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Honduras project explained

January 8, 2013
By Beth Christian Broschart - Staff Writer (bbroschart@theintermountain.com) , The Inter-Mountain

When thirsty, most of us can go to our faucet and pour a cool drink of water, or go to our refrigerator and grab a bottle; all without the fear that the water will make us ill. As Elkins Rotary Club members learned on Monday, that is not the case for folks in Honduras.

Certified forester and independent forest management consultant Glen Juergens said he has been working with farmers in Honduras since he was in the Peace Corps in 1977. Today, he works in collaboration with Sustainable Harvest Foundation of Honduras, helping farmers rebuild the forest areas and stop "slash-and-burn agriculture."

"Farmers use the slash-and-burn technique to clear land for planting because they have done this for years," Juergens said. "This is very destructive to the forest. Currently, 50 percent of Honduras is forested, but it is very sporadic. We are helping farmers use terracing techniques for farming."

Article Photos

The Inter-Mountain photo by Beth Christian Broschart
Glen Juergens, a certified forester and independent forest management consultant, speaks with Elkins Rotary members Monday about reforesting and watershed protection in Honduras. Juergens began his work in Honduras with the Peace Corps in 1977 and currently works in collaboration with Sustainable Harvest Foundation of Honduras.

Juergens said when the forest is destroyed, the lack of protection - or fencing - around the water source, along with adjacent landowners above the water source, cultivating crops, grazing animals and rainfall run-off from nearby roads, means the contamination potential of the water source is high.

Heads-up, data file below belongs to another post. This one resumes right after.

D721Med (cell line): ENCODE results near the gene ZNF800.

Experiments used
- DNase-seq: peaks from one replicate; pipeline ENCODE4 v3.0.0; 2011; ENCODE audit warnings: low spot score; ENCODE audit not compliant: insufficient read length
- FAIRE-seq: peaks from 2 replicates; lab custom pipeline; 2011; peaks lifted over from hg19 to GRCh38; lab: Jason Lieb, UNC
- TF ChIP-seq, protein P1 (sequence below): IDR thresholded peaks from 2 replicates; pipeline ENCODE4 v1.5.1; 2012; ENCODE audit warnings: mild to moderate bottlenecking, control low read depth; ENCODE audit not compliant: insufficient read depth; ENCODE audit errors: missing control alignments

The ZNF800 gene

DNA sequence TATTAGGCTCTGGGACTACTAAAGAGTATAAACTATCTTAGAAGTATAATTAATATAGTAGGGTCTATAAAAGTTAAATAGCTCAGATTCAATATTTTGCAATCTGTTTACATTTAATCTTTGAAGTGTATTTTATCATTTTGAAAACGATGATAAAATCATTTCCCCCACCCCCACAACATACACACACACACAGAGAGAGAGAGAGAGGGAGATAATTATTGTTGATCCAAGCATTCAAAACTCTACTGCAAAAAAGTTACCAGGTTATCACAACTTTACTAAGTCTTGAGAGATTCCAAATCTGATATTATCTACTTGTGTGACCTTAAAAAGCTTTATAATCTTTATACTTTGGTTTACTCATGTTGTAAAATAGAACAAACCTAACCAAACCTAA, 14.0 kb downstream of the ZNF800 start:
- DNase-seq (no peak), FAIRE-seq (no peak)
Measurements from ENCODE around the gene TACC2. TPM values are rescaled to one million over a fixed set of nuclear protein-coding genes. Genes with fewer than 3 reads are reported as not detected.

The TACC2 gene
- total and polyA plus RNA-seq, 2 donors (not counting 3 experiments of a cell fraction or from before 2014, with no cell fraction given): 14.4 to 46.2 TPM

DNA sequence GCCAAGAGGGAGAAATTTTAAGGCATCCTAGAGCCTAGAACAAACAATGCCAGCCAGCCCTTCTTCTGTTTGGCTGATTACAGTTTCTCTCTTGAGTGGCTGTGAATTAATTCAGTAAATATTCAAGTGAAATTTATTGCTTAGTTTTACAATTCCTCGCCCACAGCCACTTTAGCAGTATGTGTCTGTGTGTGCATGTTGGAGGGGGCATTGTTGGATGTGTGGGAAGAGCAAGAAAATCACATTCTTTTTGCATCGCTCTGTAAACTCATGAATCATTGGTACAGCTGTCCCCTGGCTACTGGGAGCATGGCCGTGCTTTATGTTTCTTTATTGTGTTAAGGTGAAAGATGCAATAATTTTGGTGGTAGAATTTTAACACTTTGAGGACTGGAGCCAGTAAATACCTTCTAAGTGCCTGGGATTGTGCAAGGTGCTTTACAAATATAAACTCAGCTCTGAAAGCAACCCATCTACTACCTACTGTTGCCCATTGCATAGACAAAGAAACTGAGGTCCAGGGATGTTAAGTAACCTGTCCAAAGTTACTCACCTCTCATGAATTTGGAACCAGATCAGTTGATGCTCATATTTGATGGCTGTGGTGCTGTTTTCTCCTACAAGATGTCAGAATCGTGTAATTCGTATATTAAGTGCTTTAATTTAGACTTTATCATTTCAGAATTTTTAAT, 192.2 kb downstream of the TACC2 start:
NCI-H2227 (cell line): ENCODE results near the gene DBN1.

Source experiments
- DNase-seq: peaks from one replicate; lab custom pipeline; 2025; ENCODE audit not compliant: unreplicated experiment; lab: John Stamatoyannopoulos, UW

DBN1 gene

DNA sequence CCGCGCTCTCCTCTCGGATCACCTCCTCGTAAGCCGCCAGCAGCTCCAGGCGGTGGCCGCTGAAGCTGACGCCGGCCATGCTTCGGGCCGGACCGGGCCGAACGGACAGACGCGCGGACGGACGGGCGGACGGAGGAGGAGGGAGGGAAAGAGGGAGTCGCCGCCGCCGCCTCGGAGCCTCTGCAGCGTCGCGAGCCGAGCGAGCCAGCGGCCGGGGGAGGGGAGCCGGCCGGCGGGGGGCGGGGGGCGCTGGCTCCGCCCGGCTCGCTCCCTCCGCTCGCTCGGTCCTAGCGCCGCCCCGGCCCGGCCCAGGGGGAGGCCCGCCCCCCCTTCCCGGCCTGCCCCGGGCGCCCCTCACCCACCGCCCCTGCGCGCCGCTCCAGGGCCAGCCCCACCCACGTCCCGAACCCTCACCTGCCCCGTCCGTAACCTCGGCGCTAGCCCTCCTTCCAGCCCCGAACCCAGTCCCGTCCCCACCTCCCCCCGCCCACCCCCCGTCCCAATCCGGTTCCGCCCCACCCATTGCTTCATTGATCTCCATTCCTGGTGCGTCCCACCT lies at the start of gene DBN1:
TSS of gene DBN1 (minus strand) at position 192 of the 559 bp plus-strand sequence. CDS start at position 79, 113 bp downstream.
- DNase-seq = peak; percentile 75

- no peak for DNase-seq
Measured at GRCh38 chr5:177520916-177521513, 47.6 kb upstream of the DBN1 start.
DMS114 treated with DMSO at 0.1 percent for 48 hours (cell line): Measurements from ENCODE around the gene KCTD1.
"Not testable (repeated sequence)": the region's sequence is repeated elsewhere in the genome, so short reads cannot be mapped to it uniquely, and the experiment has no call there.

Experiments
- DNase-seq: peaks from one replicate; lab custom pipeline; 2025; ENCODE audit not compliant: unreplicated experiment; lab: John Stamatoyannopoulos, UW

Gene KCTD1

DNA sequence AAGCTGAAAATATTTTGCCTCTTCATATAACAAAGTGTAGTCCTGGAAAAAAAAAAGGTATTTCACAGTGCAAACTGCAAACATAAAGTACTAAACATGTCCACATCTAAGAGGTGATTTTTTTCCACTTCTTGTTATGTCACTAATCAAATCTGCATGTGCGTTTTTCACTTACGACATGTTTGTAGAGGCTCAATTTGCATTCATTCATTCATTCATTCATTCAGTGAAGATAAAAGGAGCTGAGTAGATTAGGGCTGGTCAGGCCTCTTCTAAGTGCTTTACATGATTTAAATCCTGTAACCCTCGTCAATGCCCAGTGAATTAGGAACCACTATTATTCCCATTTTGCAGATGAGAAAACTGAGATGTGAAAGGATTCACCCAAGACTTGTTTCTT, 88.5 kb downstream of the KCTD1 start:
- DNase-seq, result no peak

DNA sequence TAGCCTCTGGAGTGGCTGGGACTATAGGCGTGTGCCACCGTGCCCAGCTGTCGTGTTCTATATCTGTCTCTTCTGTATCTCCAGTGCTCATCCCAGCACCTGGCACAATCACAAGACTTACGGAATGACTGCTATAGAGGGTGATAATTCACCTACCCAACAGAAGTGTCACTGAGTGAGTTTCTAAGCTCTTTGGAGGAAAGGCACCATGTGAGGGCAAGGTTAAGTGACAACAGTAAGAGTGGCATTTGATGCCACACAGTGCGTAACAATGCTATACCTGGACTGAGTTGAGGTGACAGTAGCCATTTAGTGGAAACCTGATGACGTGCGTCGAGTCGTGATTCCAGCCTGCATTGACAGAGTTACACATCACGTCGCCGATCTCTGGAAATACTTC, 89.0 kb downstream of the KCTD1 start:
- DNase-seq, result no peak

"You can tell the water has contamination by looking at the children," Juergens said. "The children with clean water are healthier and more active."

Juergens said Honduras is a poor country with 65 percent of the population living in poverty.

"We help families learn which new methods work for them," Juergens said. "The families do the work for themselves with our assistance."

Juergens said some other improvements include high efficiency ovens that use less wood to cook and bake bread, square meter gardening in raised beds for crops to use and sell and setting up apiaries - or bee yards - for honey production.

"We are going into schools and talking to the children so they understand the importance of rebuilding the forest," Juergens said. "We have the children get the soil and help plant seeds and seedlings."

Juergens said the assistance seems to be working.

"I can tell a difference with the villages we began working with 30 years ago," Juergens said. "These villages are doing better."

Information about Sustainable Harvest International is available at www.sustainableharvest.org.

 
 

 

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